1964 in the United States

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Events from the year 1964 in the United States.


Federal Government[edit]






  • April 2 – Mrs. Malcolm Peabody, 72, mother of Massachusetts Governor Endicott Peabody, is released on $450 bond after spending 2 days in a St. Augustine, Florida jail, for participating in an anti-segregation demonstration there.
  • April 4 – Three high school friends in Hoboken, N.J., open the first BLIMPIE on Washington Street.
  • April 8 – Four of 5 railroad operating unions strike against the Illinois Central Railroad without warning, bringing to a head a 5-year dispute over railroad work rules.
  • April 12 – In Detroit, Michigan, Malcolm X delivers a speech entitled "The Ballot or the Bullet."
  • April 13 – The 36th Academy Awards ceremony is held.
  • April 14 – A Delta rocket's third-stage motor ignites prematurely in an assembly room at Cape Canaveral, killing 3.
  • April 17
  • April 20 – U.S. President Lyndon Johnson in New York, and Soviet Premier Nikita Khrushchev in Moscow, simultaneously announce plans to cut back production of materials for making nuclear weapons.
  • April 22 – The 1964 New York World's Fair opens to celebrate the 300th anniversary of New Amsterdam being taken over by British forces under the Duke of York (later King James II) and being renamed New York in 1664. The fair runs until Oct. 18, 1964 and reopens April 21, 1965, finally closing October 17, 1965. (Not sanctioned, due to being within 10 years of the Seattle World's Fair in 1962, some countries decline, but many countries have pavilions with exotic crafts, art & food.)




  • July 2 – President Lyndon Johnson signs the Civil Rights Act of 1964 into law, abolishing racial segregation in the United States.
  • July 8 – U.S. military personnel announce that U.S. casualties in Vietnam have risen to 1,387, including 399 dead and 17 MIA.
  • July 16 – At the Republican National Convention in San Francisco, U.S. presidential nominee Barry Goldwater declares that "extremism in the defense of liberty is no vice", and "moderation in the pursuit of justice is no virtue".
  • July 27 – Vietnam War: The U.S. sends 5,000 more military advisers to South Vietnam, bringing the total number of United States forces in Vietnam to 21,000.



  • September 4 – The last execution in the United States for a crime other than murder occurs in Alabama as James Coburn is put to death for robbery.
  • September 7 – President Lyndon Johnson's re-election campaign airs the controversial and influential "Daisy" ad.[6]
  • September 16 – Shindig! premieres on the ABC, featuring the top musical acts of the Sixties.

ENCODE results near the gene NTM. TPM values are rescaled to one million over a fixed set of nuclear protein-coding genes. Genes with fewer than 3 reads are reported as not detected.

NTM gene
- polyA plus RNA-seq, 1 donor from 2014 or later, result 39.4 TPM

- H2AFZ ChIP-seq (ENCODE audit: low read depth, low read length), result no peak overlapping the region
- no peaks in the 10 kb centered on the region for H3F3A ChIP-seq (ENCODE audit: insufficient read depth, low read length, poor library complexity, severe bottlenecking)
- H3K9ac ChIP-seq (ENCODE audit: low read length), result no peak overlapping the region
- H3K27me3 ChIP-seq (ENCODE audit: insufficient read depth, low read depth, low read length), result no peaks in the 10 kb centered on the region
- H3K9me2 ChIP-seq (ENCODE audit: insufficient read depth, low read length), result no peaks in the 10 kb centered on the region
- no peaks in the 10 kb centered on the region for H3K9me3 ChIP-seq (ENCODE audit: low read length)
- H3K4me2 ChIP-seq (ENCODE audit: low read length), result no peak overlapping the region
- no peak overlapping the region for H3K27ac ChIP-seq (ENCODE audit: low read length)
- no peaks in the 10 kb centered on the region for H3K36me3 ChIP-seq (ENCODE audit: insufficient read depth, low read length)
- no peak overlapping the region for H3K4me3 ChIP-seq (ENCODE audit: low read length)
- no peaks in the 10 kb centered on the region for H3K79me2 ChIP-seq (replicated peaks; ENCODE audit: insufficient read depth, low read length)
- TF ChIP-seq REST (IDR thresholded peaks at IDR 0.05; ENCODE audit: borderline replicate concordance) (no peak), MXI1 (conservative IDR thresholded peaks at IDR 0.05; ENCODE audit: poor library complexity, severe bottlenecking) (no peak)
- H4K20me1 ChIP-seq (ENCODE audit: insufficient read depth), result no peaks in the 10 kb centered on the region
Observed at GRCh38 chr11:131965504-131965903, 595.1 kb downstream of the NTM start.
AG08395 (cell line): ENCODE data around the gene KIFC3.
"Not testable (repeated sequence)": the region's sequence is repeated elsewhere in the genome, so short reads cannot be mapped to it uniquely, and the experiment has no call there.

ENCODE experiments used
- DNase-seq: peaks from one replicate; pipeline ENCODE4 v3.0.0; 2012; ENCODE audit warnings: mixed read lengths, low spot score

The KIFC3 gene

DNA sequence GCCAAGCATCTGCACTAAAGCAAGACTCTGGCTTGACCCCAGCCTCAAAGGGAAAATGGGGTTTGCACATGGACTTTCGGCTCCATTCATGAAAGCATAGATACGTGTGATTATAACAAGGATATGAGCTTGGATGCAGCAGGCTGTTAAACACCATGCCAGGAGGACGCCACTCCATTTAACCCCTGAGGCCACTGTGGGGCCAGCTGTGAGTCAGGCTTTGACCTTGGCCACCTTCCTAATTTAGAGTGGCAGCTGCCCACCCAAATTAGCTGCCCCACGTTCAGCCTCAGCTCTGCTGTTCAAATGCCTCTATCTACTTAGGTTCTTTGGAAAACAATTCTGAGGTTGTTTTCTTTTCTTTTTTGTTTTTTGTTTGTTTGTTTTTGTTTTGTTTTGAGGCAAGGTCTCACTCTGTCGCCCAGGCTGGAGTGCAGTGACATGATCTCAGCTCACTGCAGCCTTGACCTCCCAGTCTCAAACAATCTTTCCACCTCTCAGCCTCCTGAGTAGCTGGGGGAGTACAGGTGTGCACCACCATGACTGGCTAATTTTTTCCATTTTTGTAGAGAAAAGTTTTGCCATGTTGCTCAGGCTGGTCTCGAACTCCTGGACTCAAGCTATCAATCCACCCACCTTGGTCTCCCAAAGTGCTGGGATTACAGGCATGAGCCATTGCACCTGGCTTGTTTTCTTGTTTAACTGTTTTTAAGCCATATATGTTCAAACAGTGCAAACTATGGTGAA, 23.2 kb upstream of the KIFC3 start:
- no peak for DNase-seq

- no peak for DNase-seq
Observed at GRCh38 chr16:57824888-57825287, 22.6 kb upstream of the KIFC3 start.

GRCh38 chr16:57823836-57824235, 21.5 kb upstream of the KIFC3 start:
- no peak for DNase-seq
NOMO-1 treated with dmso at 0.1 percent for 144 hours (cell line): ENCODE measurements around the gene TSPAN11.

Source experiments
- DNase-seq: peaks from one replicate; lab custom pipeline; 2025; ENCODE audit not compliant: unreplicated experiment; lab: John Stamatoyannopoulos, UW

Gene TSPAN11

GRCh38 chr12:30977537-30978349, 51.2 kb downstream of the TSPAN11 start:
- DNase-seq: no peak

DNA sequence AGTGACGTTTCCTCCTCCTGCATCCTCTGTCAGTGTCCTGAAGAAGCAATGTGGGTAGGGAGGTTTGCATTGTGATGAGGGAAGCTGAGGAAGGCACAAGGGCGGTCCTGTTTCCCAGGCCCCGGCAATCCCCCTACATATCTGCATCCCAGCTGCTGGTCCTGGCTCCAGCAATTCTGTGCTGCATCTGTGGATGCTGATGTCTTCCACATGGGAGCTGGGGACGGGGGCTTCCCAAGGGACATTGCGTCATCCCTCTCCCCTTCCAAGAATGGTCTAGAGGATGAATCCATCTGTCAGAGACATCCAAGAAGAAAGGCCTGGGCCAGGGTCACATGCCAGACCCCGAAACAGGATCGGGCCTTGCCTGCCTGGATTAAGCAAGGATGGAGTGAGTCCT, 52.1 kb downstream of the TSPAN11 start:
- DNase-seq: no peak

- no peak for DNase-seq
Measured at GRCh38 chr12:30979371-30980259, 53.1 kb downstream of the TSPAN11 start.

• September 17 – Bewitched, starring Elizabeth Montgomery, premieres on ABC.
  • September 27 – The Warren Commission Report, the first official investigation of the assassination of United States President John F. Kennedy, is published.[4]



November 3: LBJ re-elected in a landslide


  • December 1 – Vietnam War: U.S. President Lyndon B. Johnson and his top-ranking advisers meet to discuss plans to bomb North Vietnam (after some debate, they agree on a 2-phase bombing plan).
  • December 3 – Berkeley Free Speech Movement: Police arrest about 800 students at the University of California, Berkeley, following their takeover of and massive sit-in at the Sproul Hall administration building. The sit-in most directly protested the U.C. Regents' decision to punish student activists for what many thought had been justified civil disobedience earlier in the conflict.
  • December 6 – The 1-hour stop-motion animated special Rudolph the Red-Nosed Reindeer, based on the popular Christmas song, premieres on NBC. It becomes a beloved Christmas tradition, still being shown on television more than 50 years later.
  • December 10 – Martin Luther King, Jr. is awarded the Nobel Peace Prize in Oslo, Norway.
  • December 14 – Heart of Atlanta Motel v. United States (379 US 241 1964): The U.S. Supreme Court rules that, in accordance with the Civil Rights Act of 1964, establishments providing public accommodations must refrain from racial discrimination.
  • December 15 – The Washington Post publishes an article about James Hampton, who had built a glittering religious throne out of recycled materials.
  • December 18 – In the wake of deadly riots in January over control of the Panama Canal, the U.S. offers to negotiate a new canal treaty.
  • December 27 – The Cleveland Browns defeat the Baltimore Colts in the NFL Championship Game.





See also[edit]


  1. ^ "Mission & History". National Museum of American History. Retrieved 2014-01-08. 
  2. ^ Flynn, George Q. (1993). The Draft, 1940–1973. Modern war studies. University Press of Kansas. p. 175. ISBN 0-7006-0586-X. 
  3. ^ Gottlieb, Sherry Gershon (1991). Hell no, we won't go!: resisting the draft during the Vietnam War. Viking. p. xix. ISBN 0-670-83935-3. 1964: May 12—Twelve students at a New York rally burn their draft cards... 
  4. ^ a b "On This Day", New York Times, retrieved 25 August 2016 
  5. ^ Brown, Peter; Steven Gaines (2002). The Love You Make: An Insider's Story of the Beatles. NAL Trade. ISBN 0-451-20735-1. 
  6. ^ "Top 10 Campaign Ads: Daisy Girl". Time. September 22, 2008. Retrieved 2012-03-08. 
  7. ^ Moog, R. A. (1965). "Voltage-Controlled Electronic Music Modules". Journal of the Audio Engineering Society. 13 (3): 200–206. 

External links[edit]